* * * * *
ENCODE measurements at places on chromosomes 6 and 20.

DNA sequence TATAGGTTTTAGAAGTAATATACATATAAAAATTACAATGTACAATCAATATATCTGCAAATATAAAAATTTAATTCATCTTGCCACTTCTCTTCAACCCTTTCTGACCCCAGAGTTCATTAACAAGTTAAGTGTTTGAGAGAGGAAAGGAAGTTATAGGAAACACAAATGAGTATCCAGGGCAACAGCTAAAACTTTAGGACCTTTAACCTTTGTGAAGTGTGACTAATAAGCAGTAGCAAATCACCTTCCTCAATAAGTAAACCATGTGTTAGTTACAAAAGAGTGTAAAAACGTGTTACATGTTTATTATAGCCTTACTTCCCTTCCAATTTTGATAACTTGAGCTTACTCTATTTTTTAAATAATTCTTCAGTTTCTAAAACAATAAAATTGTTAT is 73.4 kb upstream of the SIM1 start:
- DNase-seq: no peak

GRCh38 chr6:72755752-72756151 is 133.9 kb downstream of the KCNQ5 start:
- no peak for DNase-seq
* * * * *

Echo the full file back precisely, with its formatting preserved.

ENCODE measurements at places on chromosomes 6 and 20.

DNA sequence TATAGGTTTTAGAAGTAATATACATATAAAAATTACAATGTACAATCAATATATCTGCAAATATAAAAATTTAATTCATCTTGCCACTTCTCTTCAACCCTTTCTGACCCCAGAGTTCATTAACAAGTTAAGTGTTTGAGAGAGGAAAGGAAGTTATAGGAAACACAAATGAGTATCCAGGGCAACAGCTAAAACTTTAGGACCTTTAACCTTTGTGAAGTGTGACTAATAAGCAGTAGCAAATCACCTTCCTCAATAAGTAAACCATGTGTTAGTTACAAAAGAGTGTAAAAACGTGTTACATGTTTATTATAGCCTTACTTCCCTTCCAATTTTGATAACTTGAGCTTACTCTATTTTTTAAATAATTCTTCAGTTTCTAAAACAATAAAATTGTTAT is 73.4 kb upstream of the SIM1 start:
- DNase-seq: no peak

GRCh38 chr6:72755752-72756151 is 133.9 kb downstream of the KCNQ5 start:
- no peak for DNase-seq